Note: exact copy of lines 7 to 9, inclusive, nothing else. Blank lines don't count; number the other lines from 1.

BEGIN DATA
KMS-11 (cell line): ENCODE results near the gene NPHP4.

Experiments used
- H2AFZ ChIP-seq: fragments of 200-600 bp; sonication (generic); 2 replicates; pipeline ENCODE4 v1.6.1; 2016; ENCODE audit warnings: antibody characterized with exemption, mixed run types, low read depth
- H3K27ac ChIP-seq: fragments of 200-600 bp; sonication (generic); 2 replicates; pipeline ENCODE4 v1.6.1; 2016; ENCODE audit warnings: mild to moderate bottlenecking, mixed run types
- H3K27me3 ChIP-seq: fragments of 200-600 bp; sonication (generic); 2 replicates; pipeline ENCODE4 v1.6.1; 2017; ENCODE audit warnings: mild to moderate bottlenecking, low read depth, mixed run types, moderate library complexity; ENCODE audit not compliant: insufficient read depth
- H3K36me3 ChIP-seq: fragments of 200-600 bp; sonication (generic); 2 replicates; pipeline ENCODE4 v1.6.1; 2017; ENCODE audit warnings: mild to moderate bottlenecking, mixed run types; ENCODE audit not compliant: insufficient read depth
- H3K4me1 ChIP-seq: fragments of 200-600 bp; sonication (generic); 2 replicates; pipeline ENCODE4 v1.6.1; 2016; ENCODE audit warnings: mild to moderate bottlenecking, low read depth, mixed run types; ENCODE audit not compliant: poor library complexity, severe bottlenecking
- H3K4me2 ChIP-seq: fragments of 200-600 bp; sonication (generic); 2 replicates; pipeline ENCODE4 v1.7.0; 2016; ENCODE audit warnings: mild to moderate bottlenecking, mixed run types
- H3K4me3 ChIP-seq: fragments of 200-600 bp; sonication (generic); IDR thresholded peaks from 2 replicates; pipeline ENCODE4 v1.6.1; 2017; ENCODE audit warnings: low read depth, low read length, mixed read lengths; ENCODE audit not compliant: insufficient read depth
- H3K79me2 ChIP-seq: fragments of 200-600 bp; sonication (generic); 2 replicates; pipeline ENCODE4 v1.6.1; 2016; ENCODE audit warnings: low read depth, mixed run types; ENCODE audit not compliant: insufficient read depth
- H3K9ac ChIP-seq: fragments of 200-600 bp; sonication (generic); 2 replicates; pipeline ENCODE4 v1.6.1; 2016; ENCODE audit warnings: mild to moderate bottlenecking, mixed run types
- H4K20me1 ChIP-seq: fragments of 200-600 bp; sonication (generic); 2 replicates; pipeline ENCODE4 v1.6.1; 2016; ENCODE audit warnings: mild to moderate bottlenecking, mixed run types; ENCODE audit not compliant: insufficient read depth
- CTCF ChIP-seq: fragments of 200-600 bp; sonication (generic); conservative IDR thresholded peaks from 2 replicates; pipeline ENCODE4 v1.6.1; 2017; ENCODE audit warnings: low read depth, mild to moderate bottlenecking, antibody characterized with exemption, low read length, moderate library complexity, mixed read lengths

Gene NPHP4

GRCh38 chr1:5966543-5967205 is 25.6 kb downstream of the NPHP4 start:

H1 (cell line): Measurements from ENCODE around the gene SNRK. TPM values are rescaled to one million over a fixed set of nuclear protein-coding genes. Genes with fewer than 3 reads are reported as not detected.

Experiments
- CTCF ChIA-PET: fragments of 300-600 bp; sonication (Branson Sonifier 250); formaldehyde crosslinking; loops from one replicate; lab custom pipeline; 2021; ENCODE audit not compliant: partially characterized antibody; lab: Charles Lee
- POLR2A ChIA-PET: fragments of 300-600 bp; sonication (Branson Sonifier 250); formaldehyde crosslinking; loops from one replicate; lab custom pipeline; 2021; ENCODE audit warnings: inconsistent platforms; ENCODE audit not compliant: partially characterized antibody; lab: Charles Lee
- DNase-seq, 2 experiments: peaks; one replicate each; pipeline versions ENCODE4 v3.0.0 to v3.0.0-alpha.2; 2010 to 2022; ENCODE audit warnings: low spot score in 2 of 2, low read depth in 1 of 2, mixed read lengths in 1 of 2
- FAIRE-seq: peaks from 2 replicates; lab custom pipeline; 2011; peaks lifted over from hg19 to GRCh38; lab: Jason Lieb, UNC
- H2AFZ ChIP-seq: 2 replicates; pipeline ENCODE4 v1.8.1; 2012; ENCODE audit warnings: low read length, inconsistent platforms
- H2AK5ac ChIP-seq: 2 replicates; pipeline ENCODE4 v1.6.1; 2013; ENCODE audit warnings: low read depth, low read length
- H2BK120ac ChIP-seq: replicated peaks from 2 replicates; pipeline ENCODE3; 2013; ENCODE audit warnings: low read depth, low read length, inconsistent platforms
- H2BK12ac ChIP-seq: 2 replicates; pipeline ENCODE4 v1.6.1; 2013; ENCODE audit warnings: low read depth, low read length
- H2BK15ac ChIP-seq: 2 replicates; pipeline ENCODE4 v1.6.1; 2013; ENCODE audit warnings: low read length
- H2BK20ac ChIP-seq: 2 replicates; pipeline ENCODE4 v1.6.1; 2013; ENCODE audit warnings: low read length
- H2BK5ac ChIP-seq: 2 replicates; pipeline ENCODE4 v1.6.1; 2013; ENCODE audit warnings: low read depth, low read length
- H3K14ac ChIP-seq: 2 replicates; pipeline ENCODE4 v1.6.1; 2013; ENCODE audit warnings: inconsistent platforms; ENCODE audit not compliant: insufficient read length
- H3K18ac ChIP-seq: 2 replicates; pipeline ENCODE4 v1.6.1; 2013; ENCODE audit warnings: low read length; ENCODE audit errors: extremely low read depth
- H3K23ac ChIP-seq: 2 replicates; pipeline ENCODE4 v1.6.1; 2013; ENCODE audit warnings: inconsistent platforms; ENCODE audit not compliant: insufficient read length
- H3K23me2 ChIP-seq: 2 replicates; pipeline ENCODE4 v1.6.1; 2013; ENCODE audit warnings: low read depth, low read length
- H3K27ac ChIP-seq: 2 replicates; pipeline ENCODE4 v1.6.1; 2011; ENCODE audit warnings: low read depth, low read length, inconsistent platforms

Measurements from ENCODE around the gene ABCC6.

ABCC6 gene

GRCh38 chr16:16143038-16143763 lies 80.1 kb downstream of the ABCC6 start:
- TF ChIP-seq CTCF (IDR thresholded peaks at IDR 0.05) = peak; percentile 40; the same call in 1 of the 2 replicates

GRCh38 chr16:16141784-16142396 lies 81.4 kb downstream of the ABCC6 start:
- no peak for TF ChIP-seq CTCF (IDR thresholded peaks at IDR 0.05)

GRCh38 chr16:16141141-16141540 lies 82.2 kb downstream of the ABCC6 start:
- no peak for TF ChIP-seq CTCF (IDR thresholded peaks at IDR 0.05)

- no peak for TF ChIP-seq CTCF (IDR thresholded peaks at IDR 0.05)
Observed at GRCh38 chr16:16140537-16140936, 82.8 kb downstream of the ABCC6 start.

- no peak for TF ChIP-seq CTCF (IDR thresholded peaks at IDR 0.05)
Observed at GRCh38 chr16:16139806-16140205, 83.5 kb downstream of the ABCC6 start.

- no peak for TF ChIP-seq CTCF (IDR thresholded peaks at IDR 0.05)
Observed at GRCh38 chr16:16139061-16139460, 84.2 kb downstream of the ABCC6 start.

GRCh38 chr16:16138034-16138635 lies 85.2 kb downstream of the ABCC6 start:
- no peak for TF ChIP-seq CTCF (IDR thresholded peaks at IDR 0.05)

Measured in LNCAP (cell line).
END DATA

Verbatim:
- H3K4me1 ChIP-seq: fragments of 200-600 bp; sonication (generic); 2 replicates; pipeline ENCODE4 v1.6.1; 2016; ENCODE audit warnings: mild to moderate bottlenecking, low read depth, mixed run types; ENCODE audit not compliant: poor library complexity, severe bottlenecking
- H3K4me2 ChIP-seq: fragments of 200-600 bp; sonication (generic); 2 replicates; pipeline ENCODE4 v1.7.0; 2016; ENCODE audit warnings: mild to moderate bottlenecking, mixed run types
- H3K4me3 ChIP-seq: fragments of 200-600 bp; sonication (generic); IDR thresholded peaks from 2 replicates; pipeline ENCODE4 v1.6.1; 2017; ENCODE audit warnings: low read depth, low read length, mixed read lengths; ENCODE audit not compliant: insufficient read depth